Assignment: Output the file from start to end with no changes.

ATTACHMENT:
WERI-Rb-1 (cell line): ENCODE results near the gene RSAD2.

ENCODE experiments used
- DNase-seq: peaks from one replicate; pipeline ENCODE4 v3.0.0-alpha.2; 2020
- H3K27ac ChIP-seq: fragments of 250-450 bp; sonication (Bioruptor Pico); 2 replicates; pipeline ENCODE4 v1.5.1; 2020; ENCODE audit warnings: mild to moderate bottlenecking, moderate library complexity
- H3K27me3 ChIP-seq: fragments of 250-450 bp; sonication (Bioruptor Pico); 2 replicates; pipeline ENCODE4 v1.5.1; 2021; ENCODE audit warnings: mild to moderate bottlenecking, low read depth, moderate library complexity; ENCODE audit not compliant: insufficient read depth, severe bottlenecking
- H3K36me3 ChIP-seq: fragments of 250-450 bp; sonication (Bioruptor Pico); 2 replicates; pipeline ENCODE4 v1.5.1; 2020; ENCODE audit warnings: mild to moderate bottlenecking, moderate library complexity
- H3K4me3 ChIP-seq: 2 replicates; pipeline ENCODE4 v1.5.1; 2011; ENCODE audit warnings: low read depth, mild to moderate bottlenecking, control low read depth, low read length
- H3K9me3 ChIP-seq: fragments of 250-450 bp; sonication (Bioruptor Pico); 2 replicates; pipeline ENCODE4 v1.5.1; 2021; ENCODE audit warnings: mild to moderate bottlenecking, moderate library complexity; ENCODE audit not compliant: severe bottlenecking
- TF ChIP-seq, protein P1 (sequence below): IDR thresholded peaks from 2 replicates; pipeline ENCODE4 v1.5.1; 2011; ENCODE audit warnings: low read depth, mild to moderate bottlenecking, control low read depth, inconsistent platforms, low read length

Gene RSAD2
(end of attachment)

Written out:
WERI-Rb-1 (cell line): ENCODE results near the gene RSAD2.

ENCODE experiments used
- DNase-seq: peaks from one replicate; pipeline ENCODE4 v3.0.0-alpha.2; 2020
- H3K27ac ChIP-seq: fragments of 250-450 bp; sonication (Bioruptor Pico); 2 replicates; pipeline ENCODE4 v1.5.1; 2020; ENCODE audit warnings: mild to moderate bottlenecking, moderate library complexity
- H3K27me3 ChIP-seq: fragments of 250-450 bp; sonication (Bioruptor Pico); 2 replicates; pipeline ENCODE4 v1.5.1; 2021; ENCODE audit warnings: mild to moderate bottlenecking, low read depth, moderate library complexity; ENCODE audit not compliant: insufficient read depth, severe bottlenecking
- H3K36me3 ChIP-seq: fragments of 250-450 bp; sonication (Bioruptor Pico); 2 replicates; pipeline ENCODE4 v1.5.1; 2020; ENCODE audit warnings: mild to moderate bottlenecking, moderate library complexity
- H3K4me3 ChIP-seq: 2 replicates; pipeline ENCODE4 v1.5.1; 2011; ENCODE audit warnings: low read depth, mild to moderate bottlenecking, control low read depth, low read length
- H3K9me3 ChIP-seq: fragments of 250-450 bp; sonication (Bioruptor Pico); 2 replicates; pipeline ENCODE4 v1.5.1; 2021; ENCODE audit warnings: mild to moderate bottlenecking, moderate library complexity; ENCODE audit not compliant: severe bottlenecking
- TF ChIP-seq, protein P1 (sequence below): IDR thresholded peaks from 2 replicates; pipeline ENCODE4 v1.5.1; 2011; ENCODE audit warnings: low read depth, mild to moderate bottlenecking, control low read depth, inconsistent platforms, low read length

Gene RSAD2